Oct 19, 2016

The Importance of Self Care for Childbirth Educators

As a childbirth educator, you’re used to addressing the needs of others all day. But the emotional investment you put into your patients can take its toll if you don’t also prioritize taking care of yourself, both physically and mentally.

While it likely comes naturally to focus on the health of your patients, it may not come as easily to do the same for yourself. If this is the case, follow the self-care tips below to avoid or combat burnout.

Best self-care tips for childbirth professionals

Good self-care for childbirth educators — and everyone, really — includes eating well, getting enough sleep, and staying physically active. However, it’s important to go beyond these basic essentials and incorporate additional self-care practices to manage stress and maintain health.

  • Keep your work life and home life separate. When you’re at work, focus on work. When the workday is finished, put the events of your day aside and give your full attention to your personal life. Easier said than done? Of course. But it gets easier with consistent effort.
  • Schedule fun time on a regular basis. Not sure where to start? Make a list of activities you’ve wanted to try or haven’t done in a while. Maybe you’ve always wanted to take a painting class or haven’t spent a couple of leisurely hours with a good book at your favorite coffee shop in a long time. Those go on your list. Then pick one and put it on your calendar. To increase your chances of following through and not canceling on yourself, schedule the activity for some time within the next one to three days. You’re more likely to do something if it’s only a few days away, whereas you’ll have more time to come up with excuses and bail on something that’s a few weeks away.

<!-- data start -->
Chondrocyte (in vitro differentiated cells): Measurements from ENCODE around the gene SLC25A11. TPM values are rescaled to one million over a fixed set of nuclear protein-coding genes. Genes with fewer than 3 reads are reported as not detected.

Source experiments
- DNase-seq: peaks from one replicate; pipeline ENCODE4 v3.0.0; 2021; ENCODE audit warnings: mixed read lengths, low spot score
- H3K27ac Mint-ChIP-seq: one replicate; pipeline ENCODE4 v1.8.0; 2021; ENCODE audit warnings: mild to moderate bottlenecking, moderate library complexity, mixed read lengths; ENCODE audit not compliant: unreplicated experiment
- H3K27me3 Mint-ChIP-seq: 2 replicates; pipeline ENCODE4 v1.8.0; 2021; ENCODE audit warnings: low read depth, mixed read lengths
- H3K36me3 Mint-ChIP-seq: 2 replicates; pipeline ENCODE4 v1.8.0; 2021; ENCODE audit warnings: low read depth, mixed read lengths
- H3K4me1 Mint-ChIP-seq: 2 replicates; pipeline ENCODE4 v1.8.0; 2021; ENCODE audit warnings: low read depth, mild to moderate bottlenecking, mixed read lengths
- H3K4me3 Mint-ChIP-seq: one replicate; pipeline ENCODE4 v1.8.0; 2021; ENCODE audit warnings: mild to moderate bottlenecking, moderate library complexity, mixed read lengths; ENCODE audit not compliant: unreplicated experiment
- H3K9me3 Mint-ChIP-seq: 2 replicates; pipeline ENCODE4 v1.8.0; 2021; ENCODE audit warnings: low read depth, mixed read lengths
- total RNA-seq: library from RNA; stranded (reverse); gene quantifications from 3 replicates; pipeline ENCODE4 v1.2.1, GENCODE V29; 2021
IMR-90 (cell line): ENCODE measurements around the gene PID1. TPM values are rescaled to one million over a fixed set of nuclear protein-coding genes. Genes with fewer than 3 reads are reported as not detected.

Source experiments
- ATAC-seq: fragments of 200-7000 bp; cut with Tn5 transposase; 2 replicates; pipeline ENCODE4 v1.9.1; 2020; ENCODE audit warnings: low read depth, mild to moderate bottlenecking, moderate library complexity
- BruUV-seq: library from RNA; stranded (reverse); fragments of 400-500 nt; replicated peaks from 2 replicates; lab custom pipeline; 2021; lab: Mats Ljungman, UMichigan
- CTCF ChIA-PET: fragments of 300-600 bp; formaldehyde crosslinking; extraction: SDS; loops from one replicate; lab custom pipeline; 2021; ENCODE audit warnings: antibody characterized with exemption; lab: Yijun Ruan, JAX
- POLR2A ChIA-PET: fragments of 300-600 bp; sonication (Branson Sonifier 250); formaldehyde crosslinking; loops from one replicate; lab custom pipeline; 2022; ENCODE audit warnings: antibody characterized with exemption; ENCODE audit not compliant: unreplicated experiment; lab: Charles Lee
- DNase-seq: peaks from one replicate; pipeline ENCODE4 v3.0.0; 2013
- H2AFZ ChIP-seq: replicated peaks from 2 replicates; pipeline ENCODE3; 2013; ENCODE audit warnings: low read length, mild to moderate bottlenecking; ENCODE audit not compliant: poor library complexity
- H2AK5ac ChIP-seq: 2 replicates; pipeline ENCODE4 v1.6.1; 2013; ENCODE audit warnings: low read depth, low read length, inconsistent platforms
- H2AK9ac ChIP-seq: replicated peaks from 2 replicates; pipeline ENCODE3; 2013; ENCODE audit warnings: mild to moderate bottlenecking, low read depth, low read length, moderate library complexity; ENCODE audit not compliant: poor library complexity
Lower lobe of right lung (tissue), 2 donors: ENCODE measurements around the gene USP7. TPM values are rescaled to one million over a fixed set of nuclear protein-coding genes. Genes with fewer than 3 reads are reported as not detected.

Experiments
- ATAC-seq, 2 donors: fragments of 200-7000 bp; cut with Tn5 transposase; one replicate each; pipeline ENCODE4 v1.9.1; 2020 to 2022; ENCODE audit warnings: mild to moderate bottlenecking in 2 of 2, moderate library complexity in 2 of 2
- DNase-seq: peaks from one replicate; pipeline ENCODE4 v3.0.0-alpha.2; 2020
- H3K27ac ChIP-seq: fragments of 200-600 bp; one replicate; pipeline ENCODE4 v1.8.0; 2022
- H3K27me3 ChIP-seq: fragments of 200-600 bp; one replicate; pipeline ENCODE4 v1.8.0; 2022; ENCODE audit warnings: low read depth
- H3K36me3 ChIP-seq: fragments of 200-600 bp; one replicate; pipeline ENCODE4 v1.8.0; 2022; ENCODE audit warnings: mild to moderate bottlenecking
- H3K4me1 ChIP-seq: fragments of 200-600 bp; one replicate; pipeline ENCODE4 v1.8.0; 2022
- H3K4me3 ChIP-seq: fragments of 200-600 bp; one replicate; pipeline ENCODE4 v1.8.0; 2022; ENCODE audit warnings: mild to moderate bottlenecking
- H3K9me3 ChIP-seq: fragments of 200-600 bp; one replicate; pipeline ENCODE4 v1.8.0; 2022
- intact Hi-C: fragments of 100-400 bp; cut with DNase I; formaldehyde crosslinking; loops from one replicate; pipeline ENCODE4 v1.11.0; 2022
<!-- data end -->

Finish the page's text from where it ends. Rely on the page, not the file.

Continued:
• Spend time each day doing something that nourishes your mind or inspires you. Taking a nature walk, writing in a journal, watching a sunrise or sunset, and listening to music are just a few examples. Choose what speaks to you.
  • Say “no” more often. As caregivers, it can be difficult to turn down requests for help, no matter how big or small. But saying “yes” to everything will eventually lead to burnout, which can result in stress and health issues in the long run. Begin by saying “no” to one thing now, whether it’s to helping someone with a project or to something you’ve already agreed to but aren’t excited about. For some helpful sample scripts for saying “no” in specific situations as well as advice on how to handle any resistance you may receive, consult The Bossy Nurse.

If you’re feeling burned out or think you may be going through “compassion fatigue,” consider attending counseling in addition to implementing the practices above. An outside perspective can be beneficial to helping you gain a fresh outlook on your career.

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